“Well, are they? They’re much more like ants on their hind legs than human beings, and who ever got to any sort of understanding with ants?”
“But these machines and clothing! No, I don’t hold with you, Bedford. The difference is wide – ”
“It’s insurmountable.” (Wells, p.89)
It’s amazing to see how humankind felt as a reaction to this when it was first postulated – and of course, is a highly contentious point today. To feel that we may not be as insignificant as we at first appeared, that we share space with such creatures must have resonated so strongly amongst people of that period while these ideas were starting to stir.
As I’ve been describing a split between two things that Wells despised – materialism and a lack of social responsibility, it only seems fair for me to throw a materialist reference in there. Again, Bedford leads the charges. In Chapter 16, Points of View, as they beat off the Selenites to make their ecape, Bedford finds that his chains are made of gold! He pauses, his train of thought running back to the profit making idea, his hesitation despite the fact that he is bound by them (these ain’t all mind forged, they can also be physical manifestations!).
They become split from their journey, and as Bedford arrives back to Earth, we hear transmissions from Cavor, who has finally unlocked some information on the fascinating race. Like the ants that they bear resemblance to, they each contain similar aspects in terms of their different roles. As Cavor mentions, “Every citizen knows his place. He is born to that place, and the elaborate discipline of training and education and surgery he undergoes fits him at last so completely to it that he has neither ideas nor organs for any purpose beyond it.” (Wells, p181) There are bearers, workers, porters, ushers, scholars members of the neuter sex – replacements are available so that the ants always have parentage, with the backdrop of hexagonal honeycomb hive – which would be seen in future literary offerings such as Hellstrom’s Hive. It’s all very Brave New World-esque before the event.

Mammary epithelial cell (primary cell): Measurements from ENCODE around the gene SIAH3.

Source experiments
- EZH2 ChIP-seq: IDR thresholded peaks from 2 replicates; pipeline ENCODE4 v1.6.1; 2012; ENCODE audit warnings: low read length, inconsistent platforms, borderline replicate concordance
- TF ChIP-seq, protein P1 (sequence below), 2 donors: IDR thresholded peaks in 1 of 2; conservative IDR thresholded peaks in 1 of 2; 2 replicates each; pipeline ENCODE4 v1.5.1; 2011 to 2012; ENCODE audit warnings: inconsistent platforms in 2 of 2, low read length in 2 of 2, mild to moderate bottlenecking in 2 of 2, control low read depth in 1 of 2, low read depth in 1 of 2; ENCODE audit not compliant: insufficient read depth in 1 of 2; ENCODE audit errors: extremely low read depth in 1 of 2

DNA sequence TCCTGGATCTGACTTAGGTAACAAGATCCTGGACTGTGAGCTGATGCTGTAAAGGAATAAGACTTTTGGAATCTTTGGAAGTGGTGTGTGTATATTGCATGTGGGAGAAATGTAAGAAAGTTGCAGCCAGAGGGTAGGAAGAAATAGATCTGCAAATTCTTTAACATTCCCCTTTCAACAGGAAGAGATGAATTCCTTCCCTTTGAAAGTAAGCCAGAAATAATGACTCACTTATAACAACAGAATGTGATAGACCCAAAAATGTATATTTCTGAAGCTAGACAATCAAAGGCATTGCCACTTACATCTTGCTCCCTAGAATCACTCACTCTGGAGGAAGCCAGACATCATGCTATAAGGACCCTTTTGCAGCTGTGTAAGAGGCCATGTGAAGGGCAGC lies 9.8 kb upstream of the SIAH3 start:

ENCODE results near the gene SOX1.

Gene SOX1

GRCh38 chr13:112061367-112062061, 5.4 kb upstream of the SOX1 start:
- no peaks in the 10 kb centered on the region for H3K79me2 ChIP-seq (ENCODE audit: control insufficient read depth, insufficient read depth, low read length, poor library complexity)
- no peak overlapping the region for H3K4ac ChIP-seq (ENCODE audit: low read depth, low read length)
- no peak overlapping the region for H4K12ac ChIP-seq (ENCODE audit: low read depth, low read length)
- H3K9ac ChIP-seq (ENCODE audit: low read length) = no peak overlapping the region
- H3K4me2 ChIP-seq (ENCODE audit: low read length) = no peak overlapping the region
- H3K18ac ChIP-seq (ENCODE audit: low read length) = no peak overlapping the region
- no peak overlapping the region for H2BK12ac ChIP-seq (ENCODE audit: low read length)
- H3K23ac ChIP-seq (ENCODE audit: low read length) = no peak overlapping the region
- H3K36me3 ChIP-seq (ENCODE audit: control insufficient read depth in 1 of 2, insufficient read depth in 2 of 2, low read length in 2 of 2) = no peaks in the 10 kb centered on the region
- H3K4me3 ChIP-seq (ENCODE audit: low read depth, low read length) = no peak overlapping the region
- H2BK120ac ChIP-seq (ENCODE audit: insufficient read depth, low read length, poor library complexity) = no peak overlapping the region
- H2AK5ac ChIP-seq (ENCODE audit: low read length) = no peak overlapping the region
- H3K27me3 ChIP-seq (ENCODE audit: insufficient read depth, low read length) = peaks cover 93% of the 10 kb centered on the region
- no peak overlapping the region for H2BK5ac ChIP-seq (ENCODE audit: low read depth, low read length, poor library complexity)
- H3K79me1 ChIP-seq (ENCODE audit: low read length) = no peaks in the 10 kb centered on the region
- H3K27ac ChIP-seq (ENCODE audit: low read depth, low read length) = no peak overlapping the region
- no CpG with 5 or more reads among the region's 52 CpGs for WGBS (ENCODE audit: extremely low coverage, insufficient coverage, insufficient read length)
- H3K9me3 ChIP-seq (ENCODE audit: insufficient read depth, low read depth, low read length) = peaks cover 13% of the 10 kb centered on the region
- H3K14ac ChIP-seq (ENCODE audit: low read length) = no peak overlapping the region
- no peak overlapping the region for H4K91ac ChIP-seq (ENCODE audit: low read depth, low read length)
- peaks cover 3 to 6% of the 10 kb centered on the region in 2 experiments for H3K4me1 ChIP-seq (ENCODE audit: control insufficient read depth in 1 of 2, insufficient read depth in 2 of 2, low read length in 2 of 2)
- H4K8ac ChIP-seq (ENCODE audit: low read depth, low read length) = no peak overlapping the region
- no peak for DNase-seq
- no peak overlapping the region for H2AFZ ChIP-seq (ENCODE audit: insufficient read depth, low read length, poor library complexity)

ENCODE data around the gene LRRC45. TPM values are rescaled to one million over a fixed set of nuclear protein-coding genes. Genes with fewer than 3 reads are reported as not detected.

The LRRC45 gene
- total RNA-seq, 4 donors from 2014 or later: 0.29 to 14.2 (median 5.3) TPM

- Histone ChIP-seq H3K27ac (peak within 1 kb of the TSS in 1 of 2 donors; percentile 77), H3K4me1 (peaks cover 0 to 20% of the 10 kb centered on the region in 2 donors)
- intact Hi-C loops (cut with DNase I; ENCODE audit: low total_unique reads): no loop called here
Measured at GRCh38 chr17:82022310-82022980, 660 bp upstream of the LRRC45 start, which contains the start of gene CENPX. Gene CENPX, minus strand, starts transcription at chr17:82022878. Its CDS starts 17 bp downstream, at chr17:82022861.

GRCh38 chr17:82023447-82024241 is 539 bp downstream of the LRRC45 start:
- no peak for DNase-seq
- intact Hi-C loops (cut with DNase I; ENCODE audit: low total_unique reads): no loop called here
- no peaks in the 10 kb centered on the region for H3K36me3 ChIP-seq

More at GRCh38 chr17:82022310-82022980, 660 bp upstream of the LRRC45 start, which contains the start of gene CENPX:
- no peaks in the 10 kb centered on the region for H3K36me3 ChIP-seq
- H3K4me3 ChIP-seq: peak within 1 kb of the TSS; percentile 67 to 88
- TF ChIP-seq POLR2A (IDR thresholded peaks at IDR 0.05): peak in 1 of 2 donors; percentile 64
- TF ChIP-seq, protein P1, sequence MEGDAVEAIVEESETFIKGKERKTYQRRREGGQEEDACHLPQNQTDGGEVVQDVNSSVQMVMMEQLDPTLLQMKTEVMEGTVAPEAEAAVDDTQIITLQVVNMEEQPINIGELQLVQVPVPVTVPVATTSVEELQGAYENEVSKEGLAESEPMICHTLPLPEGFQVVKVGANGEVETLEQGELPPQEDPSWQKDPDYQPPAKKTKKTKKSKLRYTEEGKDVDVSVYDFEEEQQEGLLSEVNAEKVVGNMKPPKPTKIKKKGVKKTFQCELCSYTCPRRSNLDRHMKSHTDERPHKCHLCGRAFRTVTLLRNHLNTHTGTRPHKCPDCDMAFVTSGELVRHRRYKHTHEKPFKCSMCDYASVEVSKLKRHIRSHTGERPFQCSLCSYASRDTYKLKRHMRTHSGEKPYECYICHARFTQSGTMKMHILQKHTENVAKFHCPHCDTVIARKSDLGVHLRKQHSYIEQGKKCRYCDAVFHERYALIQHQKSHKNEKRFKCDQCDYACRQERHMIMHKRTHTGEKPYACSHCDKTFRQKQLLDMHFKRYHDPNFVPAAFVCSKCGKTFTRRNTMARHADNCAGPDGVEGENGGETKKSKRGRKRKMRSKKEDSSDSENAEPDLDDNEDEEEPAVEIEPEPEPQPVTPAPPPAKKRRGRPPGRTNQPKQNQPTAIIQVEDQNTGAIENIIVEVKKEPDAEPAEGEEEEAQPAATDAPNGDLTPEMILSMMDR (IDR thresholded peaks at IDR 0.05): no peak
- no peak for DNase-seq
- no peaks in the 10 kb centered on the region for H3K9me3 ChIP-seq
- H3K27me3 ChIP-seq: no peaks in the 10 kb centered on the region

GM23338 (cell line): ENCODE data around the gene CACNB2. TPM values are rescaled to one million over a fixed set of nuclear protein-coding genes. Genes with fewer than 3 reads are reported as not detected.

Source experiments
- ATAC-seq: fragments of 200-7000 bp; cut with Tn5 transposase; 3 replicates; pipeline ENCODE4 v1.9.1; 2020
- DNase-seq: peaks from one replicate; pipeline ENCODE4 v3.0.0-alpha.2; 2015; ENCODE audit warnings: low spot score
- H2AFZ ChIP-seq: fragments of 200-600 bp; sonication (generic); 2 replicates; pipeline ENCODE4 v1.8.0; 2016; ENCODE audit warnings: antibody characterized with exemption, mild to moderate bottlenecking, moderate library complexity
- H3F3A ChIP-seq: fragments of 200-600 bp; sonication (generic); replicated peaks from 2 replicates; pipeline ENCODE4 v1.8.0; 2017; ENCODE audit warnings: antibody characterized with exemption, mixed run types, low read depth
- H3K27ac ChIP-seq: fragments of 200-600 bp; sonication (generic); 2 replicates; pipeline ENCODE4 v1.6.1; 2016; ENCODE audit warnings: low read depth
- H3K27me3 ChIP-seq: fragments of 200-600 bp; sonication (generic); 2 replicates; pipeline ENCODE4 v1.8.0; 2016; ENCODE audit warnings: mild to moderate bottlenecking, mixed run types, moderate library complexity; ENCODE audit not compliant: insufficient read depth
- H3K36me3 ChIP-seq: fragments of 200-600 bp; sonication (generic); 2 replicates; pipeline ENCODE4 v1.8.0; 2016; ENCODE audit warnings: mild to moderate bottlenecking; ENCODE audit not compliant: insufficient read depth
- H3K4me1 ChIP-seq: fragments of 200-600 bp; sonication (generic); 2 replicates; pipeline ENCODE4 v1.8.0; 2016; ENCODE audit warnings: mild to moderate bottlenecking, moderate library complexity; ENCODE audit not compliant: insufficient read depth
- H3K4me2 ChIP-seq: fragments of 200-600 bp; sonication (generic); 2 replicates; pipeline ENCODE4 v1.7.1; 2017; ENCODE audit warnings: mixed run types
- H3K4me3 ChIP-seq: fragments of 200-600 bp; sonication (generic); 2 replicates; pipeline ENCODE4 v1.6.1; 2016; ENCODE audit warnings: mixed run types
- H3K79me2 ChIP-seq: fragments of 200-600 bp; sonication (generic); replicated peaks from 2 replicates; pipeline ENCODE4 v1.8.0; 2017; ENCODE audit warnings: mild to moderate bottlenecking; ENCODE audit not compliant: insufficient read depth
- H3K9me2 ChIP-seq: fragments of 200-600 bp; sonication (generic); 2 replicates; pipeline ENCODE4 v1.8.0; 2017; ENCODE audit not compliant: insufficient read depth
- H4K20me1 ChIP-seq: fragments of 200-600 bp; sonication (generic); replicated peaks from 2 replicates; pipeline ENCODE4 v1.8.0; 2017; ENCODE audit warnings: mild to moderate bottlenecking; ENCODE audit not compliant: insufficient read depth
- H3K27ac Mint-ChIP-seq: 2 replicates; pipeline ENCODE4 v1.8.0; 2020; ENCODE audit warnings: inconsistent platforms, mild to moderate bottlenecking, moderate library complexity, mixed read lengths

Talking of Brave New World, there is a very interesting moment that’s mentioned in the rearing of children. The use of the mechanical arm/hand as shorthand for the industrial and the era of the machine as seen in some science fiction (i.e. Dune and even SW), there is the idea that some of the insects have machine hands: “…replaced by huge single or paired bunches of three, or five, or seven digits for clawing, lifting guiding…that wretched-looking hand sticking out of its jar seemed to have a sort of limp appeal for lost possibilities; it haunts me still, although, of course, it is really in the end a far more humane proceeding than our earthly method of leaving children to grow into human beings, and then making machines of them.” (Wells, p184). Of course, we see the many angles of these arguments in many SF novels and assorted screen media to come!
Then comes erm, the thought piece from our representative, a Mr Cavor, in interview with the Grand Lunar – the leader of the Selenites. In these little soundbites of information, we can see how Wells viewed the dangers of science and knowledge without social responsibility and the ability to share, as Cavor says:
I explained to him how our science was growing by the united labours of innumerable little men, and on that he made no comment save that it was evident we had mastered much in spite of our social savagery, or we could have not come to the moon. Yet the constrast was very marked. With knowledge the Selenites grew and changed; mankind stored their knowledge about them and remained brutes – equipped. (Wells, p.198)
He then goes on to describe the nature of human war, as the Selenites watch on, incredulous. I wouldn’t rate him on diplomatic skills, that’s for sure, but that’s the way things go. He even egoes as far as saying ” I assured them men of my race considered battle the most glorious experience of life, at which the whole assembly was stricken with amazement.
“But what good is this war?” asked the Grand Lunar, sticking to his theme.
“Oh! as for good”, said I” (Wells, p.200)
Utter facepalm! Anyway, communications break down after that, and I think Cavor wasn’t welcomed well after that little outburst. He wouldn’t get my vote. In a nutshell, the book is obviously has some pulpy moments in it – you could even go as far as to say it’s proto-pulp, with the bug eyed aliens, the edible intoxicating food, the fight and the “take me to your leader” mentality, but there are so many layers in it. It is extremely informative as to attitudes of the time and is worth a read/re-read.